Measuring and Comparing the Performance of 5 Cloud Platforms
Bitcurrent and Webmetrics have run a number of tests for a month on 5 different cloud platforms - Amazon, Google, Rackspace, Salesforce.com, and Terremark -, attempting to measure the performance of each platform. One of their conclusions is that each platform works better for different application types.
In order to test cloud performance, the authors of the report have selected 4 types of tests and benchmarking 5 native applications running on 5 different cloud platforms:
- Requesting a Small Object – 1x1 pixel GIF
- Requesting a Large Object – 2 MB image
- Performing a CPU Intensive Task – 1,000,000 sine and sum operations. For Salesforce.com a 100,000 ops load was used because of a platform limitation.
- Performing an IO Intensive Task – Querying a 500,000 rows table using a MySQL database with cleared cache for Amazon, Rackspace and Terremark, a data store for Salesforce.com, and a BigTable for Google.
To benchmark native applications, the authors chose 5 real-world websites developed for the platform they ran on. The websites were written in Apex for Salesforce.com, in Java and Python for GAE, websites running on Linux servers on Xen server for Amazon and Rackspace, and websites running on VMware VMs for Terremark. The names of the applications were not disclosed.
To perform the measurements, the authors used WebMetrics’ services, sending requests at various time intervals from multiple worldwide locations for a month.
Two of the cloud platforms, namely Salesforce.com and GAE, provide PaaS services, while the other three,
Amazon, Rackspace and Terremark, provide IaaS services.
The latency of the 4 tests for all 5 cloud platforms were as following:
All platforms performed well for small objects, while PaaS platforms performed better than IaaS for larger objects. Salesforce.com performed poorly for CPU intensive tasks although the test included only 10% of the number of operations used on the other platforms. Google and Rackspace were best at the IO test.
The testing results for native applications look as following:
The PaaS clouds tested performed better, followed by Amazon and Rackspace, while Terremark came last due to a large percentage of responses at 12 seconds.
The authors of the performance measuring report drew up a number of conclusions summarizing the lessons learned during the tests:
- Watch your neighbors. We’ve seen good evidence that several cloud applications slow down at once, so you’ll definitely be affected by others using the same cloud as you.
- Understand the profile of your cloud. The histograms shown here demonstrate that different clouds are good at different tasks. You’ll need to choose the size of your virtual machines—in terms of CPU, memory, and so on—in order to deliver good performance.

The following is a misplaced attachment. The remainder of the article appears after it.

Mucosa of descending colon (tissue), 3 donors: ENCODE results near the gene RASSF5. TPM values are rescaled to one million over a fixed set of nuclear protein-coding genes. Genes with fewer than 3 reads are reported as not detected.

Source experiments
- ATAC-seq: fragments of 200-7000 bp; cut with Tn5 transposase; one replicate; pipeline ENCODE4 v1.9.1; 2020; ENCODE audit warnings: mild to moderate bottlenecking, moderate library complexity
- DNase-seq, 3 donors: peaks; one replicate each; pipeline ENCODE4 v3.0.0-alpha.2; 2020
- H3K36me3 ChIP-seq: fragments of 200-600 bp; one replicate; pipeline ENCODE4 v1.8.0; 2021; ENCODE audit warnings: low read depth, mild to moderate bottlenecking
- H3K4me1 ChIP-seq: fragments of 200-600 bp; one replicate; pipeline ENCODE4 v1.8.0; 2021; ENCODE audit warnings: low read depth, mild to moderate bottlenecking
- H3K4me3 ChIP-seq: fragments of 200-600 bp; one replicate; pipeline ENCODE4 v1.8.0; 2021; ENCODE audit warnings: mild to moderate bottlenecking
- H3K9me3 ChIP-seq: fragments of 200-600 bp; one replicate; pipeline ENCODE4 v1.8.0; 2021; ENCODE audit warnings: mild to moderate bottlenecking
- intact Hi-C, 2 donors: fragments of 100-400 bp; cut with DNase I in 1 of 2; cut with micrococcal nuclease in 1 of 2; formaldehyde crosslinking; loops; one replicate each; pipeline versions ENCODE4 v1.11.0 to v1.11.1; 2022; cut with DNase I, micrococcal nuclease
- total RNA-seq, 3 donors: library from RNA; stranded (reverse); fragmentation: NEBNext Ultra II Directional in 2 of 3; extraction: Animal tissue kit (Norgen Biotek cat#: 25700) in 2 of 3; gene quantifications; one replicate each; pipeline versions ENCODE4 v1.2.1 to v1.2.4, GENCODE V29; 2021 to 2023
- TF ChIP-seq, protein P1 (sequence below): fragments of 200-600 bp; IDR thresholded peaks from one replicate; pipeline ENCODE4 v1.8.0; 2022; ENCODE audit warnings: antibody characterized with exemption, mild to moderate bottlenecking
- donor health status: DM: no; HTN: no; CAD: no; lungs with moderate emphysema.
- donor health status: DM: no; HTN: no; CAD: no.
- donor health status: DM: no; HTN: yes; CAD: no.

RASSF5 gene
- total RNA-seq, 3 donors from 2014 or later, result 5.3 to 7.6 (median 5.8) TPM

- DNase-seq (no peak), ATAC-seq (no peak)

- You need an agent on the inside. When you plan a monitoring strategy, you need custom code that exercised back-‐end functions so you can triage the problem quickly.
- Choosing between PaaS or IaaS depends on your intended workload. If you’re willing to re-‐code your application to take advantage of “big data” systems like Bigtable, you can scale well by choosing a PaaS cloud. On the other hand, if you need individual machines, you’ll have to build elasticity into your IaaS configuration.
- Big data doesn’t come for free. Using large, sharded data stores might seem nice; but it takes time to put the data in there (37 hours, in Google’s case!) which may not be appropriate for your application’s usage patterns.
- Monitor usage and governors. In PaaS, if you exceed your rate limits, your users will get errors.
- Troubleshooting gets harder. You need data on the Internet as a whole, your cloud provider as a whole, and your individual application’s various tiers, in order to properly triage the problem. When you were running on dedicated infrastructure, you didn’t have to spend as much time eliminating third-‐party issues (such as contention for shared bandwidth or I/O blocking.)
- PaaS means you’re in the same basket. We noticed that if you’re using a PaaS, when the cloud gets slow, everyone gets slow. With IaaS, there’s more separation of the CPU and the server’s responsiveness—but you’re still contending for shared storage and network bandwidth.
The complete report contains detailed information collected during the performance benchmarks for each cloud platform.
Note: The authors advices to use the performance measurement results as a guideline only, considering that the results may vary depending on the type of workload, code, setup used, actual deployment environment, and other factors. The study is not intended to recommend a cloud platform over another.
Good report. But, should have compared PaaS and IaaS separately
PaaS vendors should be compared seperately from IaaS:
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Jon Brisbin,Stephane Maldini Nov 26, 2014